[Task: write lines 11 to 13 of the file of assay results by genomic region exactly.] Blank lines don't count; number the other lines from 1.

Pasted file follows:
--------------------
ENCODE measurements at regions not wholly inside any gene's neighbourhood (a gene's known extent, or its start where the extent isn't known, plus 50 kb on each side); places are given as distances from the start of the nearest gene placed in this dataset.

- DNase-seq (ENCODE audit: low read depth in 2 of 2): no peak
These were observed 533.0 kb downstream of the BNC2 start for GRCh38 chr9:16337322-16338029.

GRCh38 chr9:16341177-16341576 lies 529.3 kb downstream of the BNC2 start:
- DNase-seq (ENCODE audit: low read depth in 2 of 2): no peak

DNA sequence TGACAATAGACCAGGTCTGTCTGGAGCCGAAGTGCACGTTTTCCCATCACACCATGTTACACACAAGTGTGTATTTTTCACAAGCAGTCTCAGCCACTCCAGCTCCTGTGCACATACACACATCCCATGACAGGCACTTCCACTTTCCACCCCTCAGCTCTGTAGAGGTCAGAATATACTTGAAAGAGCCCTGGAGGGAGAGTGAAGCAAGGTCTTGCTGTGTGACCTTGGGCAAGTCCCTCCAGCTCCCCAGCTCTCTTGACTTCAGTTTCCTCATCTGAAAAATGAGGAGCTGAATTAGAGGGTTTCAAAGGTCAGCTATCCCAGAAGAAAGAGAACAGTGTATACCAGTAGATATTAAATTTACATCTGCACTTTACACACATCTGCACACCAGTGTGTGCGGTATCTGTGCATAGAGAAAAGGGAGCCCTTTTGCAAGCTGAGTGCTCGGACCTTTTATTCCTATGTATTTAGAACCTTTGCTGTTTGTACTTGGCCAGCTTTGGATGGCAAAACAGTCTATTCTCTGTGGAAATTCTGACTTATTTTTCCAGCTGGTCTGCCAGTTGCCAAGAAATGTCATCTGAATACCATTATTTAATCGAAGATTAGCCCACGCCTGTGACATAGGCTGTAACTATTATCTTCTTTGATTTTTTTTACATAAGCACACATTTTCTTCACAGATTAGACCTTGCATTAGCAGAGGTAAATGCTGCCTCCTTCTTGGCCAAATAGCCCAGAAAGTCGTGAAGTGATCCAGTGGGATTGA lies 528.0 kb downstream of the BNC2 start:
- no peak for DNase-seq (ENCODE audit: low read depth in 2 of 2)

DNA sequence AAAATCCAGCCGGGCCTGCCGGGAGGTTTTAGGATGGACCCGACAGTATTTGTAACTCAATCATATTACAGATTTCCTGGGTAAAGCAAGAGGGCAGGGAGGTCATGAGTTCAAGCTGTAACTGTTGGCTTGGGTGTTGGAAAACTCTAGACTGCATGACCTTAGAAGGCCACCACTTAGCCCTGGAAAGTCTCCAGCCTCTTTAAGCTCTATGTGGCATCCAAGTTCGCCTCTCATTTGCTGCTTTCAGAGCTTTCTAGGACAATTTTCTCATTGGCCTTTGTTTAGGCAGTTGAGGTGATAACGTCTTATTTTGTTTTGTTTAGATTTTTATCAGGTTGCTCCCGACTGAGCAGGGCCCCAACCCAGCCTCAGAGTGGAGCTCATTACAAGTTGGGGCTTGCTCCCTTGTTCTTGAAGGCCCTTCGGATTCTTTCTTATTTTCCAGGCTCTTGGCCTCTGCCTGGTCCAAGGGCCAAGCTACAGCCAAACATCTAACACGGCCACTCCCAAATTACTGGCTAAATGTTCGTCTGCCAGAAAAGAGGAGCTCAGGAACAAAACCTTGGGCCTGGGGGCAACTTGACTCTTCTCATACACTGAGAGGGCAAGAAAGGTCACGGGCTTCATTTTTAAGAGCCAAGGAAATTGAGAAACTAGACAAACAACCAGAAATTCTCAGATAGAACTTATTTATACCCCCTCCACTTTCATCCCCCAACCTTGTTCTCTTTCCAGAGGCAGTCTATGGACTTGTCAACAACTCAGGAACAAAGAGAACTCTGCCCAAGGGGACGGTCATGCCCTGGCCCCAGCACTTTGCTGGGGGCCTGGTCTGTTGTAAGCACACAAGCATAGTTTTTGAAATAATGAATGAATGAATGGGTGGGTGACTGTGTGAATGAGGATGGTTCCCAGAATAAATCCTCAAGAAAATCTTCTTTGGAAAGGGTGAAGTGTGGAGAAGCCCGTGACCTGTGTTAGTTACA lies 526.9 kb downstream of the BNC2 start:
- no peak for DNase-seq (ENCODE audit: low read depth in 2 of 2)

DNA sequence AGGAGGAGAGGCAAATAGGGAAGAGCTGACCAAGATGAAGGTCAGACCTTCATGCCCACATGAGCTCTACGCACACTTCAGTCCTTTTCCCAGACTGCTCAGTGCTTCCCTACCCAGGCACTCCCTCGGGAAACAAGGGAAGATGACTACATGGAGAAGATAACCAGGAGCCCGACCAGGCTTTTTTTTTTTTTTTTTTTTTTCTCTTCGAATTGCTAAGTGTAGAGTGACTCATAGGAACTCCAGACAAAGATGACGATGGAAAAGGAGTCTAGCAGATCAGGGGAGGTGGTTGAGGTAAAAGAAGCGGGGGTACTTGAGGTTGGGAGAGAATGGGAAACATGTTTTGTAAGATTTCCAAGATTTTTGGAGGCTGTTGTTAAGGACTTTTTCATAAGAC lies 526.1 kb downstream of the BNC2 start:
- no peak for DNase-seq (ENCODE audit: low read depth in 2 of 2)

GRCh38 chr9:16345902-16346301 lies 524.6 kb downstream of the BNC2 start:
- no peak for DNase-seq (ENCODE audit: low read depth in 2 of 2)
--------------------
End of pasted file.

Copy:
- no peak for DNase-seq (ENCODE audit: low read depth in 2 of 2)

GRCh38 chr9:16345902-16346301 lies 524.6 kb downstream of the BNC2 start:
- no peak for DNase-seq (ENCODE audit: low read depth in 2 of 2)